The Middle East is often called “The Middle East.” Home to the cradle of civilization, the Middle East, sometimes interchangeably with the Near East, is the crossroads between Europe and Asia. It is a land that are the crossroads of cultures, religious observance, and commerce. The Middle East is the home to some of the most historic sites of art and heritage in the whole world.

Middle East History

It is a location where two very different worlds collide. On one side are Muslim nations that are majority in number; on the other are secular, modernistic states that are governed from capitals in Europe or North America. The Middle East as a whole was historically a part of the ancient Arab world, and in the past the area was referred to as the Arabian Peninsula. Today, there are twenty-one countries that make up the middle east history and today are part of the United Nations Security Council: Algeria, Bolivia, Brazil, Iraq, Iran, Israel, Jordan, Kuwait, Lebanon, Morocco, Qatar, Saudi Arabia, Timor-Leste, and the UAE.

The twenty-one countries of the middle east history share a common heritage, but have been divided for over six thousand years. Egypt is the most populous country of the region and the fifth largest in all of Africa. Like much of North Africa, Egypt is a North African Country that is mostly desert, with a coastal land mass, and a large ethnic population that practices different religions. Egypt is also ruled by a powerful and expanding Muslim population that controls a large number of trade routes.

Oil and natural gas make up the majority of what the oil fields of the Middle East and north Africa produce. With many countries competing for the lucrative natural resource, the stability of the price of oil is an important aspect of world trade. Many individuals do travel to the Middle East and North Africa on business, especially for the production of oil.

There are several countries in the Middle East that are part of the global oil producing fraternity. These countries include Iraq, Iran, and Saudi Arabia. Iraq is one of the Middle Eastern countries that has major disputes with Iran over the latter’s efforts to develop nuclear weapons capabilities. In addition to these two nations, there are several others that are also in the midst of fierce disputes with Iran and other Middle Eastern states over oil resources. It should be noted that the relations between the United States and the Islamic world are extremely complex, and there are tensions between the two.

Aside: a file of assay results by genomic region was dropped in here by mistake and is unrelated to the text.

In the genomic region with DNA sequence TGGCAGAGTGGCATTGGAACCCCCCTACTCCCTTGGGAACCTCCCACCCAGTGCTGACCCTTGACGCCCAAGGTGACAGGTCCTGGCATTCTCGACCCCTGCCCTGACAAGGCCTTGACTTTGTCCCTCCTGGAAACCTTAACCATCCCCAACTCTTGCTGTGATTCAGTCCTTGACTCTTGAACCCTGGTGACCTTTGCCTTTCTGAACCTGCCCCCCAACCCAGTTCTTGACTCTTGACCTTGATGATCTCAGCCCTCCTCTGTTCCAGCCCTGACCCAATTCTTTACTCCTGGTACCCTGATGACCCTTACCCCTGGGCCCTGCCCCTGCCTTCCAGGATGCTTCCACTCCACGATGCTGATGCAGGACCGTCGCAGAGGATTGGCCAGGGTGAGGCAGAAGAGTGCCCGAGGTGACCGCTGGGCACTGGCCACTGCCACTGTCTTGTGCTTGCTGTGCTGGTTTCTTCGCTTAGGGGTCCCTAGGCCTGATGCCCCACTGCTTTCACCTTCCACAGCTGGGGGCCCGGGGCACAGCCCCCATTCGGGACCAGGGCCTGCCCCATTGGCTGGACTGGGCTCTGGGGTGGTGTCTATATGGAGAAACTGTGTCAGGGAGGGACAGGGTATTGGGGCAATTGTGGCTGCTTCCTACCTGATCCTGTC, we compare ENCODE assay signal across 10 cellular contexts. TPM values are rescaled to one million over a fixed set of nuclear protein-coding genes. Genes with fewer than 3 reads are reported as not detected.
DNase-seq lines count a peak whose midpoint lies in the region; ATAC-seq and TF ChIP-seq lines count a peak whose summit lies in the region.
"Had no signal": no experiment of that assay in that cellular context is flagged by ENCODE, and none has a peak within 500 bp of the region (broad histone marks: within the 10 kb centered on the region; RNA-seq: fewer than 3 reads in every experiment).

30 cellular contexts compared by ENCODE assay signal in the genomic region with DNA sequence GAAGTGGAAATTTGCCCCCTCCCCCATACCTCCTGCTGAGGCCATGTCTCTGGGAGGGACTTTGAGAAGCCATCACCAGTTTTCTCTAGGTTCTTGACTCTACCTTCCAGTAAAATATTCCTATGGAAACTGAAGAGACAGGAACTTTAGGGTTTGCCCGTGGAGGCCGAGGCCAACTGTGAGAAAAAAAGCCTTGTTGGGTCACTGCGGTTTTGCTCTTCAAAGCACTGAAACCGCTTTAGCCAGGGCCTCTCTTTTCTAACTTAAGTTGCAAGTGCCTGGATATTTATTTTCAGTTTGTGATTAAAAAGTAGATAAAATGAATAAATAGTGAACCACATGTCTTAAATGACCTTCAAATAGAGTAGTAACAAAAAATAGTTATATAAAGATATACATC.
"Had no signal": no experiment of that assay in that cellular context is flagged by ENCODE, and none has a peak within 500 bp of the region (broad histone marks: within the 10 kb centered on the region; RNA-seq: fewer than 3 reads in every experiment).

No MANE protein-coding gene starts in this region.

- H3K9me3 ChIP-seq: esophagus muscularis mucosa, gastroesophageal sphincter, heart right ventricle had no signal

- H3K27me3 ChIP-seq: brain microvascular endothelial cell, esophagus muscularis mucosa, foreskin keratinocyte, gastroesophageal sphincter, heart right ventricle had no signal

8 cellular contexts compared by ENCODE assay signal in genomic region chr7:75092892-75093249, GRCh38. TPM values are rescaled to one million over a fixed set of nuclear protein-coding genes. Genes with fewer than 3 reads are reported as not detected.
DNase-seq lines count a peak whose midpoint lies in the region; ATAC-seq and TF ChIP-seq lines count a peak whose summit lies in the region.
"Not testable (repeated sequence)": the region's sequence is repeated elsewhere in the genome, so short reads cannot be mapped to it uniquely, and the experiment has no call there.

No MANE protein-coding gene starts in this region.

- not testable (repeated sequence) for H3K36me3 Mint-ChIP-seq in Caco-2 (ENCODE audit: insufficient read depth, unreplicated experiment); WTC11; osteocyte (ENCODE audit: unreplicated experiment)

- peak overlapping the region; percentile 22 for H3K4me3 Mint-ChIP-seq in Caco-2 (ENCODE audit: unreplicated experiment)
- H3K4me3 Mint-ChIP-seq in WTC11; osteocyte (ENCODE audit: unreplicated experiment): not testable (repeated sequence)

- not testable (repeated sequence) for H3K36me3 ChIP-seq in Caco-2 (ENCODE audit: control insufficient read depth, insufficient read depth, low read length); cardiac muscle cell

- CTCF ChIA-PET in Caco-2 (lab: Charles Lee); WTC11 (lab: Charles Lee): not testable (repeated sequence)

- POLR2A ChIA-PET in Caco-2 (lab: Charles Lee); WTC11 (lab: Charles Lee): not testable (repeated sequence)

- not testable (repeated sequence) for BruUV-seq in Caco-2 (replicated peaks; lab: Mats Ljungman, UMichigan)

There are a number of nations that are major players in Middle East History. These include Egypt, Iraq, Iran, Saudi Arabia, and the United Arab Emirates. The United Kingdom is not a major player, but does have significant influence over the oil market. This is due to their decades-long effort to market the British oil company in the middle east and north Africa. Oil is an essential resource for transportation, energy production, and industry throughout the world.

There are two major oil fields in the middle east and north Africa. These fields include the Iraq’s Black Sea fields and the Kuwait al Salam field. The Black Sea field produces around 5 MMebo oil each day. The Kuwait field is expected to produce around 6 MMebo oil by the year 2021. Iran is expected to produce about 2 MMboo a day eventually.

The political relationship between Iran and the United States is complicated at the moment. The United States is worried that Iran is going to use its military technology to build nuclear bombs. Iran has denied such claims, but the US has been doing its best to prevent this from happening. The US is also worried about the instability in neighboring countries such as Iraq and Kuwait and wants to do what it can to assist those countries. In the meantime, the US is trading oil with both Iraq and Iran and both of those countries are dependent on the middle eastern market.